Refugees re-open abandoned church to celebrate Eucharist.
Father Paulus Thabit Makku, a Chaldean priest in Mosul said to Fides News that, “we celebrated the Eucharist this Sunday in one of Nineveh province’s villages— the first time since the locals were forced out last August by ISIS jihadists."
The village of Telskuf is a small Christian town in the Nineveh province, which the Peshmerga reclaimed from ISIS. However, the village of Tall Kayf, located 15 kilometers from Telskuf is still under ISIS control. This is a Christian village that borders an area where there is still fighting and under ISIS control. It still sits abandoned after its people were forced out last August. Some Christian refugees — all of them young men — wanted to return to Iraqi Kurdistan. So they accompanied the priest and went to the town to ring the church’s bell. They opened the church and then celebrated the Eucharist, if only for a few hours. After the mass they headed back to the north where they are currently living as refugees.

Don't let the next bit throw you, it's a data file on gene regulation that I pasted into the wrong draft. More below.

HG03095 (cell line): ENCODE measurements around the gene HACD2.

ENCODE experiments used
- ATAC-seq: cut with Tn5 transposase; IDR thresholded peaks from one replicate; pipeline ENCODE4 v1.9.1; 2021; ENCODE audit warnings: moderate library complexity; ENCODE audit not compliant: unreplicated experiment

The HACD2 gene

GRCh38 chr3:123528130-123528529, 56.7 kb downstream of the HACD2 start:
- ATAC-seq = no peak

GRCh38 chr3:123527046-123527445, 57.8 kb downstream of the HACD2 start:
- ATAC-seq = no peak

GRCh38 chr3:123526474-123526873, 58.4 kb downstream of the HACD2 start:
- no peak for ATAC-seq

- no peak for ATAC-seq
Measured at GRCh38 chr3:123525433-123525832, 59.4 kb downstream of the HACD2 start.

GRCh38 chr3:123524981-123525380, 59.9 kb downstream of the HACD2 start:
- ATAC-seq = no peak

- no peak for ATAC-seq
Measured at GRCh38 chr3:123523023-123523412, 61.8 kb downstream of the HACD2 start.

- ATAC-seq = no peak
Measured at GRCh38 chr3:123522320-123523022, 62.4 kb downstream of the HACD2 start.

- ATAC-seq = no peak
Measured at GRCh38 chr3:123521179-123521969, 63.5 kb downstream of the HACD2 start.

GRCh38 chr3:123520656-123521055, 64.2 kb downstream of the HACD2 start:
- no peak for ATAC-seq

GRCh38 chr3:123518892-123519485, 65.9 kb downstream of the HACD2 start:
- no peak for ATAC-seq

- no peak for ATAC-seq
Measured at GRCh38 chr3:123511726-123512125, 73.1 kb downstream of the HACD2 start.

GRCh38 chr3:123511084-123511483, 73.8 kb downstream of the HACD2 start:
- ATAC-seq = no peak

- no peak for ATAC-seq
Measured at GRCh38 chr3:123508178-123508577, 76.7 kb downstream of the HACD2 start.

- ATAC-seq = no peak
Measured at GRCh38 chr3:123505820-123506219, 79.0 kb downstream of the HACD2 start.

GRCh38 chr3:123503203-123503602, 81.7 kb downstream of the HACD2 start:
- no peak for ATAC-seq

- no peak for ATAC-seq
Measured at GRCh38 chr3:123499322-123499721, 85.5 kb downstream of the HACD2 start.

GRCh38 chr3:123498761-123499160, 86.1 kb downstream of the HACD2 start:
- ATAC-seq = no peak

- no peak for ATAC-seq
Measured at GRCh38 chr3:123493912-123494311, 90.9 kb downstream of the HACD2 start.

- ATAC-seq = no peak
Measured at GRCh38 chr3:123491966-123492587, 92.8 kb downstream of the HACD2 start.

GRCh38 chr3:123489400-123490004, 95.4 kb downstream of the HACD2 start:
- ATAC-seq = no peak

Their undertaking held symbolic value according to Father Paulus, who is now living as a refugee in the town of Ankawa, a town with a Christian majority. He stated that, “It was a way for us to express that we will not leave our land. We live in hope that we will soon return to our homes, villages and churches.”
Translated by Donald Puhlman from an article that was originally published in Aleteia’s Arabic edition.
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